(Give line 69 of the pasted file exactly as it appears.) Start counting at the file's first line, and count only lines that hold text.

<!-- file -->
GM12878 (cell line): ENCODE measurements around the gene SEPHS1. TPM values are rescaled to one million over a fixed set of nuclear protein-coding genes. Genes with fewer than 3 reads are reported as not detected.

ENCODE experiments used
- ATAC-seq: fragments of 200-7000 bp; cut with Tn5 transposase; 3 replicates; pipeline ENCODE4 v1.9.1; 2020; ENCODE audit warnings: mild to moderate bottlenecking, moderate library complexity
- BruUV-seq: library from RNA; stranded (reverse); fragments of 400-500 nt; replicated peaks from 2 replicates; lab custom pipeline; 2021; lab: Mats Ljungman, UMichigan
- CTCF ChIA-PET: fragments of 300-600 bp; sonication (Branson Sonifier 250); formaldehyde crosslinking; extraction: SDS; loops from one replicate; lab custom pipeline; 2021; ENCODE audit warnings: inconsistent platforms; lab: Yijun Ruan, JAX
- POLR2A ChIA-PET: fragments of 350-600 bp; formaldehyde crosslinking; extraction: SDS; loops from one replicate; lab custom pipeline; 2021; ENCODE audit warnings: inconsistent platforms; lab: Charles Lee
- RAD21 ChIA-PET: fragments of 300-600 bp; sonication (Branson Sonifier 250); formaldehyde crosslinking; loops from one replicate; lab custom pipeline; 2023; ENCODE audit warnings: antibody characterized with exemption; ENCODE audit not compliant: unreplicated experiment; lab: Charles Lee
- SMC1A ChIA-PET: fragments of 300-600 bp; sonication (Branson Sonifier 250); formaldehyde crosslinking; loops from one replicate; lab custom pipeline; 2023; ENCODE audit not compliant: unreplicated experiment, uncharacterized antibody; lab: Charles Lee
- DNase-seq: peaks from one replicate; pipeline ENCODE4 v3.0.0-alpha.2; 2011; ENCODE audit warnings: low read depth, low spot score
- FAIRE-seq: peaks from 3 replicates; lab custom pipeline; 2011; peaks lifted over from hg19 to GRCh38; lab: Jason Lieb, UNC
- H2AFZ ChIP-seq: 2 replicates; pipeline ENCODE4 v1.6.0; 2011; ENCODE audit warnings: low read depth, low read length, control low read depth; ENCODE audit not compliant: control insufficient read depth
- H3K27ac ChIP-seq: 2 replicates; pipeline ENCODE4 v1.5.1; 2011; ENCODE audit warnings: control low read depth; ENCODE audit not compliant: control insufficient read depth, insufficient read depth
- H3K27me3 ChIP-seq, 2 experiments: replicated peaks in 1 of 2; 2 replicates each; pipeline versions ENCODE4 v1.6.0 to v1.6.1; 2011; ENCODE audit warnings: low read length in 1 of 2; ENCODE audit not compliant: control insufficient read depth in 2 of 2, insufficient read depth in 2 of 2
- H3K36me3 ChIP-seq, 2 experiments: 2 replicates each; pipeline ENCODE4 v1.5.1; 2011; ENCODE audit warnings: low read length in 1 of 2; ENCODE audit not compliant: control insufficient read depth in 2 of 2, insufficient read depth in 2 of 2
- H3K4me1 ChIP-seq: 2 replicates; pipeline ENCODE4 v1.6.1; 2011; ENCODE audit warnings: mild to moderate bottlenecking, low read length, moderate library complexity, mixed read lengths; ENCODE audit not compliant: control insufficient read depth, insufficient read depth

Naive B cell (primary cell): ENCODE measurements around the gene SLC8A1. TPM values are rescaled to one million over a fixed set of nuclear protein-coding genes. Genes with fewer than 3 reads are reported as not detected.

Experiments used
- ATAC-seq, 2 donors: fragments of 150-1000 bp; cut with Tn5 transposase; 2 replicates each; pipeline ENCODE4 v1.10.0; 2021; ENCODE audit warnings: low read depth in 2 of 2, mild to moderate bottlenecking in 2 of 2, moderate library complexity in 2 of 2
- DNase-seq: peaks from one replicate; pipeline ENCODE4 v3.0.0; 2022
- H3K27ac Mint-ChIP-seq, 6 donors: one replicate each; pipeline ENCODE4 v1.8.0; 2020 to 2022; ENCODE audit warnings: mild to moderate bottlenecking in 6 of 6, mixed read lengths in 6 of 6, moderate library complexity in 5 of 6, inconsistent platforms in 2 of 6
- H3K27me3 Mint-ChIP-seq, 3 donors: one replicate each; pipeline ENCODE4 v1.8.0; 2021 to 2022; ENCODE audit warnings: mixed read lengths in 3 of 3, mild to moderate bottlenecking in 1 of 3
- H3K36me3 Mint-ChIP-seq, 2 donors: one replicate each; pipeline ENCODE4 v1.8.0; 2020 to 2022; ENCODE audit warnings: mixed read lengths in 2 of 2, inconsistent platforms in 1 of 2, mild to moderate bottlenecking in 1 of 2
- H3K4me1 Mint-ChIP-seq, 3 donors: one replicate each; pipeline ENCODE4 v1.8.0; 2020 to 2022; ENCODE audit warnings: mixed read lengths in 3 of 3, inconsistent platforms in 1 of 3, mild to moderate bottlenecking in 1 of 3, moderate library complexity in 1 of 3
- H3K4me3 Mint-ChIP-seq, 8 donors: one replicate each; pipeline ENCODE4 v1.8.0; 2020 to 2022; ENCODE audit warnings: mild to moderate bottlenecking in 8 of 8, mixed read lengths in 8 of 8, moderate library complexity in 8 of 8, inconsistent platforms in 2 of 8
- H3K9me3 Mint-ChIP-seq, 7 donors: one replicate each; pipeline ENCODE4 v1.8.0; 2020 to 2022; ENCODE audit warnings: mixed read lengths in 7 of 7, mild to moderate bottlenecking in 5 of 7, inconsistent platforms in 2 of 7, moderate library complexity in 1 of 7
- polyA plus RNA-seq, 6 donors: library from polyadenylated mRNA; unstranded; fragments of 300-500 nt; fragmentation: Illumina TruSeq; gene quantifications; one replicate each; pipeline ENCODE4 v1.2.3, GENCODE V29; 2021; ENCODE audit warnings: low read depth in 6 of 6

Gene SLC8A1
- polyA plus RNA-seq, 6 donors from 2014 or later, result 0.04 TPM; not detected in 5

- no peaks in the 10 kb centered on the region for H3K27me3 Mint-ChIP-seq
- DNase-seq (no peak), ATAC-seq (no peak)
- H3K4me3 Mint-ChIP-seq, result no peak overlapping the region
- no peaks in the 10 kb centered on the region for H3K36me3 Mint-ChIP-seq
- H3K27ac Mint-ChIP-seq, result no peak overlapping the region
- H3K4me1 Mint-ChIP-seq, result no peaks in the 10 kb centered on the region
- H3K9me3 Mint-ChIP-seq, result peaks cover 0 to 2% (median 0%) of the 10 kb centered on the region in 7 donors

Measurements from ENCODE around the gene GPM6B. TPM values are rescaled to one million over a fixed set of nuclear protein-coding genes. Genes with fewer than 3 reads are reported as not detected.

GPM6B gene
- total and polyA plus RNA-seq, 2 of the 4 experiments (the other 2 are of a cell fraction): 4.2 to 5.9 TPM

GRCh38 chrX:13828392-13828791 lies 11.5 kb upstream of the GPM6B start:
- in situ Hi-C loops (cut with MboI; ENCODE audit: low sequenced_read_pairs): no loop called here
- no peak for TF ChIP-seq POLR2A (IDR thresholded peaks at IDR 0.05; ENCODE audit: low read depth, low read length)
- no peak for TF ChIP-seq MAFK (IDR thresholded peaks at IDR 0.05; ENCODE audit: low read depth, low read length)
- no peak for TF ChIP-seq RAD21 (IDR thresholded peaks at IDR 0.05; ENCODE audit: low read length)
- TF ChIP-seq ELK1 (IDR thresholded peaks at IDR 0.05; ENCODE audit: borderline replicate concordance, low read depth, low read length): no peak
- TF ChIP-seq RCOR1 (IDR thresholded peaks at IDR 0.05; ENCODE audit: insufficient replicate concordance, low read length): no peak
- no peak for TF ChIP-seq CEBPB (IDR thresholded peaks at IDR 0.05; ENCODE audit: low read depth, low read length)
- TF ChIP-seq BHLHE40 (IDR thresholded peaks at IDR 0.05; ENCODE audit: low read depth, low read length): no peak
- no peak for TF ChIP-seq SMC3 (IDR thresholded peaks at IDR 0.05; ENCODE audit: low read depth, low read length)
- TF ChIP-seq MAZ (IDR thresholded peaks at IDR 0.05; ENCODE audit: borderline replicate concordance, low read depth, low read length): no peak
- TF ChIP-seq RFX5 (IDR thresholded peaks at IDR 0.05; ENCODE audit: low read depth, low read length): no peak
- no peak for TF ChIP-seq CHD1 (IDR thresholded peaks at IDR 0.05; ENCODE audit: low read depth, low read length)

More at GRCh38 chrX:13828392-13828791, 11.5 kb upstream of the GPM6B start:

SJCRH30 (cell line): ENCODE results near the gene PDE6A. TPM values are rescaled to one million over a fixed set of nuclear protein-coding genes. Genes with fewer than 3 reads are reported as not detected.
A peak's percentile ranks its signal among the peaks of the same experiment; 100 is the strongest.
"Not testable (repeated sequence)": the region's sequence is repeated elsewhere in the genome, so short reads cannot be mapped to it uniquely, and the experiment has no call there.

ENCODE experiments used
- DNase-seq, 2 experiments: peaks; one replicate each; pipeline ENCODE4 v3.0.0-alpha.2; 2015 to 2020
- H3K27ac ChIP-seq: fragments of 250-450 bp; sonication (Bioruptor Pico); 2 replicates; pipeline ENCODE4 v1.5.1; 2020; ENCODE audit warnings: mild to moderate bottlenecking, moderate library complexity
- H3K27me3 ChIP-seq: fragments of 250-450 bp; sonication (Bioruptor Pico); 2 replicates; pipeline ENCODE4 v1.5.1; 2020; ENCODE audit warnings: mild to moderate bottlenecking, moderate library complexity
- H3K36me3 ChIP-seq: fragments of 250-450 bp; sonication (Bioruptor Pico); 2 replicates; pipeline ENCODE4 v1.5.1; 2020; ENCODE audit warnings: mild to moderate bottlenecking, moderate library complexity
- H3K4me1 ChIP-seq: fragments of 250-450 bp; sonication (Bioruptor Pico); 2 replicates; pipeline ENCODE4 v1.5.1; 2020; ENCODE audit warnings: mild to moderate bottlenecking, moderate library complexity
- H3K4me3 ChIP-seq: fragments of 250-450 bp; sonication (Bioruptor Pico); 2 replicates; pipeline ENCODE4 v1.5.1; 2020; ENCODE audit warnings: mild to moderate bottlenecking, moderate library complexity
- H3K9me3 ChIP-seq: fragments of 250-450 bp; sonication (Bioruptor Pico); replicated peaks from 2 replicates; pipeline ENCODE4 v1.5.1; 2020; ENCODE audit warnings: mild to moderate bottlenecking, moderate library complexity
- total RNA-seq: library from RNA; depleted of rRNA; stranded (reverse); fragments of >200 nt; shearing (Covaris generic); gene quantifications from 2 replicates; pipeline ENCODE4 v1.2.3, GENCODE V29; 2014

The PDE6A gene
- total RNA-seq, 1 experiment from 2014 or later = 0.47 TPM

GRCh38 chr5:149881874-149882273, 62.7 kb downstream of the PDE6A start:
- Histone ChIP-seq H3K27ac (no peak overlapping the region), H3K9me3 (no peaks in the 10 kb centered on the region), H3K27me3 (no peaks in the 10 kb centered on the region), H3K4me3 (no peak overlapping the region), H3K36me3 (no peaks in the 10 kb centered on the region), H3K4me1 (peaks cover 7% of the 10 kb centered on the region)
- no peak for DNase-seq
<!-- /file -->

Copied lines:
- no peak for DNase-seq